Tax-Free Savings Accounts (TFSA) were introduced to Canada in 2009. This is a way for people who are age 18 and above to set money aside tax-free throughout their lifetime. Contributions to a TFSA are not deductible for income tax purposed. Any amount contributed as well as income earned in the account is generally tax-free, even when it is withdrawn. Administrative or other fees in relation to TFSA and any interest or money borrowed to contribute to a TFSA are not deductible.
Who can open a Tax-Free Savings Account?
Any individual who is 18 or older with a valid social security number is eligible to open a TFSA.
In certain provinces and territories the legal age at which an individual can enter into a contracts, such as TFSA’s, is 19. Therefore some may not be able to open an account until they are 19.
If you are become a non-resident of Canada for tax purposes you are able to maintain your TFSA and will not be taxed in Canada on any earnings in the account or on withdrawals from it.
No TFSA contribution room will accrue for any year throughout which you are a non-resident of Canada and any withdrawals made during the period that you are non-resident will be added back to your TFSA contribution room in the following year, but will only be available if you re-establish your Canadian residency status for tax purposes.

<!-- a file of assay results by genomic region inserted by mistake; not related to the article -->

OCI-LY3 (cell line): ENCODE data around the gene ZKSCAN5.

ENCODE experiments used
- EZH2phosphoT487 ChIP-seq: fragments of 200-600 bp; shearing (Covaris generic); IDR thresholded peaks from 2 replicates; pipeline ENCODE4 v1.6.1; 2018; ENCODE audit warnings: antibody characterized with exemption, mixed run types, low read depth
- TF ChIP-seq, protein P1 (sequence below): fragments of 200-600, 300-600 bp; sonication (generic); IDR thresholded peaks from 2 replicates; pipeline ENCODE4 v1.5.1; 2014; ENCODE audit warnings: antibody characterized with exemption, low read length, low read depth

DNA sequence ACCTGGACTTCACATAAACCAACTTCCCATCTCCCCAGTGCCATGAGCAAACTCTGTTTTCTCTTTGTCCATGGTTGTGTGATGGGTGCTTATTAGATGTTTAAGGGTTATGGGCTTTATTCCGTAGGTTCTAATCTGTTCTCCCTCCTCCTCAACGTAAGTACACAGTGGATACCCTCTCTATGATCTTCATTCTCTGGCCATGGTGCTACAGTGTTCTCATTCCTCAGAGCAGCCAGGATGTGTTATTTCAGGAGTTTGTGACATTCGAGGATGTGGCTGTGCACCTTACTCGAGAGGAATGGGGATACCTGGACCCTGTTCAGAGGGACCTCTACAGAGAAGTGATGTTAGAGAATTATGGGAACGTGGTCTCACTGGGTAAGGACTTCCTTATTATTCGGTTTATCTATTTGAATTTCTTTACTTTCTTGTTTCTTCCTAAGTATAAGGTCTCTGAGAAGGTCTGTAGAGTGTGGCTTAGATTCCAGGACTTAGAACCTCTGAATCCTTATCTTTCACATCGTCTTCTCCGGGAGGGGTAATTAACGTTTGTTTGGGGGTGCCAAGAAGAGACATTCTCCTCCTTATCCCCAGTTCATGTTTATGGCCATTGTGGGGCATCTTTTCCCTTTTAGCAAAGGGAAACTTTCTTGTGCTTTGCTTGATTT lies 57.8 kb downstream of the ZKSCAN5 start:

You can contribute to a TFSA up to the date that you become a non-resident. The annual TFSA dollar limit is not pro-rated in the year of emigration or immigration.
Opening a TFSA
To open a TFSA you must contact your financial institution, credit union or insurance company and provide the issuer with your social security number and date of birth. This is so that the issuer can register your qualifying arrangement as a TFSA.
You can be the owner of more than one TFSA, however the total amount you contribute to all of your TFSAs cannot be more than what is available to your contribution room for that year.
Types of TFSAs
There are three types of Tax-Free savings accounts that are currently available:
· A deposit
· An annuity contract
· An arrangement in trust
You can also set up a self-directed TFSA if you would rather build and manage your own investment portfolio by buying and selling different types of investments.
Types of investments allowed
The type of investments that are generally permitted in a TFSA are the same as those permitted in a registered retirement savings plan. This would include:
· Mutual funds
· Securities listed on a designated stock exchange
· Guaranteed investment certificates
· Certain shares of small business corporations